Does Home-Field Advantage Provide an Extra Edge in the World Series?
Paul Rutherford-USA TODAY Sports. Pictured: Fenway Park
- Home-field advantage tends to be overvalued by bettors in the divisional and championship rounds, but is that also the case for the World Series?
- We take a historical betting focused look of the home-road splits of MLB's Fall Classic to see if the opposing League rules provides an edge.
Two historic franchises in the Dodgers and Red Sox will begin battle in a mouth-watering World Series matchup tonight. While most break down the on-field matchups, I wanted to take some time to focus on the two legendary parks (Fenway Park and Dodger Stadium) these teams will play in.
Does home-field advantage mean any more or less in the World Series than it does the rest of the season?
MLB home teams only win 54% of their overall games, which is the lowest of all four major sports. That percentage implies that the crowd, umpire bias, weather, park familiarity, player routine, ability to bat last and other factors swing the result in only one out of every 12 or so games in the favor of the home team.
Per Sports Reference, home teams in the NBA and NFL both won at least 5% more games in the postseason. Conversely, NHL and MLB teams haven’t seen any historical “bump” in the playoffs.
Just take a look at this year’s playoffs. Road teams actually have a winning record of 14-13. And if you recall all of the teams that we watched get eliminated in this year’s postseason:
Seven of those eight teams were eliminated on their home field!
However, that does not apply to the World Series, which has actually provided a historical performance jump for home teams. Just take a look at these historical results, split into periods that had distinct format changes.
Since the American League and National League expanded (and MLB expanded playoffs) in 1969, home teams have won 60% of World Series games but only 52% of Division Series contests. That’s great news for a Red Sox team that has won nine straight postseason series with home-field advantage — a streak that dates back to 1990.
If you go back even further, teams with home-field advantage have won 58% of Fall Classics since 1925. In contrast, teams with home-field advantage have only won ~52% of League Division Series (50-46) since the post-strike realignment in 1995.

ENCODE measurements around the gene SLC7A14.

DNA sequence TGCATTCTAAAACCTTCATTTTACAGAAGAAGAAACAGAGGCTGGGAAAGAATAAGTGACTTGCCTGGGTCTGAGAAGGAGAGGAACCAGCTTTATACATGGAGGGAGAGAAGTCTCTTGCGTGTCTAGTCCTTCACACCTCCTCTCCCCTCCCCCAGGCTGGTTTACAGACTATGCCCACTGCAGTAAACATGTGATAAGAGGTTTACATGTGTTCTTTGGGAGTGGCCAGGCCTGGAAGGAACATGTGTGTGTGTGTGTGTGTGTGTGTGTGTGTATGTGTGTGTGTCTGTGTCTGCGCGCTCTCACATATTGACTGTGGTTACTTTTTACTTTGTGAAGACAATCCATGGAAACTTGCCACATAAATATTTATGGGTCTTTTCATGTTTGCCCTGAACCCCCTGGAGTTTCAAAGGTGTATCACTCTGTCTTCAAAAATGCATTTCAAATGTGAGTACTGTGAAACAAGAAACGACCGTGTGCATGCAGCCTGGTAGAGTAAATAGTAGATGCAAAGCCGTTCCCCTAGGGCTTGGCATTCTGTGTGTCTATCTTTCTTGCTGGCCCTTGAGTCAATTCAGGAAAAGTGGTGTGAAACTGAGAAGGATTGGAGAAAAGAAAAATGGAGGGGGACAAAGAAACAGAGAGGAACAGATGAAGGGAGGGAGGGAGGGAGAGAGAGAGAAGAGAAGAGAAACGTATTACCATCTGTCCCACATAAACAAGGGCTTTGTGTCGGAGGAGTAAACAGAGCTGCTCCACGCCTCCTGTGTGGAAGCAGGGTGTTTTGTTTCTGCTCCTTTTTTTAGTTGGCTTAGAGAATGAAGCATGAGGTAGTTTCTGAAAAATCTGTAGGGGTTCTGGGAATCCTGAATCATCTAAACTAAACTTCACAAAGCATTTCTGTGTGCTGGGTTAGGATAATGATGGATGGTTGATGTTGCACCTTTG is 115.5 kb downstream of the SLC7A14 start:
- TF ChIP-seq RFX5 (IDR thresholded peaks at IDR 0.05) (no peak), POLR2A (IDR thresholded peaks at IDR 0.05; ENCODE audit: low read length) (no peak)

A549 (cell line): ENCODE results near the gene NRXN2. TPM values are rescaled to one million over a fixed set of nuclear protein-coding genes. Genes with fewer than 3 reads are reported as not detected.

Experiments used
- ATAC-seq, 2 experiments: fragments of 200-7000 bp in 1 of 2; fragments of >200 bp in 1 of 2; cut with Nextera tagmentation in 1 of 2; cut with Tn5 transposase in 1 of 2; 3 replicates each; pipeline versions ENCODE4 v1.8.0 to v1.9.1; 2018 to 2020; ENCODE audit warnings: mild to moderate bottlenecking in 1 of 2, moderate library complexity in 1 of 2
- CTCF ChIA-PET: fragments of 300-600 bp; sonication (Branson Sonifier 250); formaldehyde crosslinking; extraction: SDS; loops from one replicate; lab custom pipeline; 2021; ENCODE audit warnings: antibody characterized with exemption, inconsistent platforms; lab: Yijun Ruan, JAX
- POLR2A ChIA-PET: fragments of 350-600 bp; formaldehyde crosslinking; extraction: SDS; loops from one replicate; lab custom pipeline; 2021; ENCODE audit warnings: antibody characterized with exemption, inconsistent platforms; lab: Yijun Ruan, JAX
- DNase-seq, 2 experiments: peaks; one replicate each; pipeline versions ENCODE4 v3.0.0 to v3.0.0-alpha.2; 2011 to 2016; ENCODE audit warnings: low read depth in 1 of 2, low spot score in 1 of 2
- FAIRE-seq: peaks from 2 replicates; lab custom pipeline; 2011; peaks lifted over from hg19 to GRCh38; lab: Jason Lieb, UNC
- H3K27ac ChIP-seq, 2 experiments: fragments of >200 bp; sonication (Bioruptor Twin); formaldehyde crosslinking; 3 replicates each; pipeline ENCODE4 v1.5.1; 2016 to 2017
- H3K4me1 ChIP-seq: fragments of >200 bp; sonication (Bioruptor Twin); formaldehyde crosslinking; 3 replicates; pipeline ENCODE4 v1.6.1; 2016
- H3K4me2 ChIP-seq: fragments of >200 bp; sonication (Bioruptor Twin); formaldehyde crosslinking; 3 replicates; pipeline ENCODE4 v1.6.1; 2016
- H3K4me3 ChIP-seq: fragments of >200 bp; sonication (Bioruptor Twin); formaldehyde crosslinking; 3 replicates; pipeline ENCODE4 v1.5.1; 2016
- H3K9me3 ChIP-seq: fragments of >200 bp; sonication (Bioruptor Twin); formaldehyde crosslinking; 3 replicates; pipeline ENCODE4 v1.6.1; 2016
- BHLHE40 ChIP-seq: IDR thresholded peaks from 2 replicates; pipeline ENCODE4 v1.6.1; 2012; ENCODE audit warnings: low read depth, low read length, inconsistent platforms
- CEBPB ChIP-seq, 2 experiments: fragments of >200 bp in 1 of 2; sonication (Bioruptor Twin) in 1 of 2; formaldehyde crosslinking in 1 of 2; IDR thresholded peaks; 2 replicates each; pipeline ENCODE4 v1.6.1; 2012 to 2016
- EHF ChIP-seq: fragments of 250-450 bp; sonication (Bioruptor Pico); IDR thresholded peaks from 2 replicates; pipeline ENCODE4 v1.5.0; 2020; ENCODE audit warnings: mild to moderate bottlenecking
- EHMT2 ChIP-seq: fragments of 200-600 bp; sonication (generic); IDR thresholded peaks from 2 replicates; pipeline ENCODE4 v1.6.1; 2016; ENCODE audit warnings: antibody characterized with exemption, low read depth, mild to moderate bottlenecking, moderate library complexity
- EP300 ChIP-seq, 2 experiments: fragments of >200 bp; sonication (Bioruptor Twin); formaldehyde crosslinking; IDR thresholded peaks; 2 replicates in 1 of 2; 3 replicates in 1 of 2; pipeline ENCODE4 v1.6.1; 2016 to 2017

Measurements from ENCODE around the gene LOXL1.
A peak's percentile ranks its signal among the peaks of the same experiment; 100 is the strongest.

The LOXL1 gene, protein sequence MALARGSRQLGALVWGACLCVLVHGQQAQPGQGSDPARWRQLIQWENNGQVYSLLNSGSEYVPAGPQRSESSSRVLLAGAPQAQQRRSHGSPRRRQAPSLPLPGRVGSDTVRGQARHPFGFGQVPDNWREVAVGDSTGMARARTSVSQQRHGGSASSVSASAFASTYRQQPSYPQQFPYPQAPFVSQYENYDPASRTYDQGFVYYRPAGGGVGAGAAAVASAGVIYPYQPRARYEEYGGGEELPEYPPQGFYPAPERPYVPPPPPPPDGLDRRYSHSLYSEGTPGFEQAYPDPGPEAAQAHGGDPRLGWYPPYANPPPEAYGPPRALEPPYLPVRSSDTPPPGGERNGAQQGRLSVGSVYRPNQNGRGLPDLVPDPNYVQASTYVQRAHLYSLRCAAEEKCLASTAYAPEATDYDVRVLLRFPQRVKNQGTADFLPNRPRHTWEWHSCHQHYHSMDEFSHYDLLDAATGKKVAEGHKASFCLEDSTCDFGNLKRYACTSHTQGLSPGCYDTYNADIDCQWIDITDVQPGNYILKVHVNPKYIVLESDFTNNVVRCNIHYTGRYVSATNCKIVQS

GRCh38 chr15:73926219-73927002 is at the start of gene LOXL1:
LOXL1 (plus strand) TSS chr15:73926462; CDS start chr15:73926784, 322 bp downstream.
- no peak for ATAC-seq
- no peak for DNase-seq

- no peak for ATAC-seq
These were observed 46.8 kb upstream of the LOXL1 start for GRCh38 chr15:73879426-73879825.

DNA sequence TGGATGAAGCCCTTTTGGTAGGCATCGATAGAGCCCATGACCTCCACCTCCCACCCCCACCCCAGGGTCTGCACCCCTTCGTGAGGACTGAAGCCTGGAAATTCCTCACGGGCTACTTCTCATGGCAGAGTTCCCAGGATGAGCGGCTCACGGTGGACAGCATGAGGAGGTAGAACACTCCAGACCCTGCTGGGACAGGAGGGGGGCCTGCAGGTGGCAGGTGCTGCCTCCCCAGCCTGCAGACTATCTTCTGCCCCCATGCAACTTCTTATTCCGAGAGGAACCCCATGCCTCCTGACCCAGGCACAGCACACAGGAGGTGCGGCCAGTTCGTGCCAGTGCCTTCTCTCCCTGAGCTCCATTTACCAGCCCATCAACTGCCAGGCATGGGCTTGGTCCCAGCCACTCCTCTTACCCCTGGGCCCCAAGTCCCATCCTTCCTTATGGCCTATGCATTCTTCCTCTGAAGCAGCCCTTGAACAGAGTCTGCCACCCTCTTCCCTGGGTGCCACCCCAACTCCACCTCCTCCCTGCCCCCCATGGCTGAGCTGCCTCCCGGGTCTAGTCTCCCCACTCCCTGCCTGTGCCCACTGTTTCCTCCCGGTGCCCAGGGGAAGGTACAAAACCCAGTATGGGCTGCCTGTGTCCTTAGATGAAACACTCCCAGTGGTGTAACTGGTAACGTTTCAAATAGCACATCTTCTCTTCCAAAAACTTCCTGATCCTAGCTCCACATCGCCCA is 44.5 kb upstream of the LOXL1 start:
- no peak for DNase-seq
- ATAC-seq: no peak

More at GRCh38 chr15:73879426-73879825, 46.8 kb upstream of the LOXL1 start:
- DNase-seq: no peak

Home teams have enjoyed the most success in Game 1 of the World Series, having gone 58-34 since 1925. That’s a stunning 63% winning percentage.
Some of you might be thinking that the better team usually has home-field advantage, which would explain that high clip. However, that’s not the case with baseball. Team performance did not determine World Series home-field advantage in most years. There also hasn’t been any strong correlation between better record and World Series outcomes.
The next natural question is why? You could make many arguments for why home-field means more on the sport’s biggest stage, but I think it comes down to the different rules in each League. American League teams are better equipped to play with a DH, while NL teams have a slight edge managing a game without one in their home parks.
Look no further than the very normal World Series home winning percentage of 53.6% prior to the adoption of the Designated Hitter. That’s right in line with the historical regular season percentage. (Teams used the DH for the first time in the 1976 World Series — although the AL adopted it in 1973.)
For reference, AL and NL teams have won approximately 57% and 52% of almost 2,900 home Interleague regular season games, respectively.
Interestingly, Boston’s 132-71 (0.65) home Interleague record is the best of any MLB franchise. The Dodgers have also been successful at home in IL play, compiling an NL-best 106-78 (.576) record.
From a betting perspective, home teams are 41-31 56.9% (2.4% ROI) since 2005, with no discernible difference between AL (21-16) and NL (20-15) results.
While road underdogs have been a profitable postseason bet, that hasn’t been the case in the Fall Classic. World Series road underdogs are just 19-32 since 2005 for a subpar -11.2% ROI.
There appears to be a few additional percentage points’ worth of edge for home teams in the World Series. I don’t think it’s a 5% bump like we see in the NFL or NBA postseason, but a 2.5% bump (from the normal 54%) seems fair considering some of the unique factors at play and what we’ve seen historically. That implies home teams should be -130 in the World Series — with all else being equal.
Having said that, the Dodgers were better on the road than they were at home this season, and home teams in Game 7 of the World Series actually own an overall losing record (19-20) after the Cubs and Astros won the past two winner-take-all games on the road. Can’t predict baseball.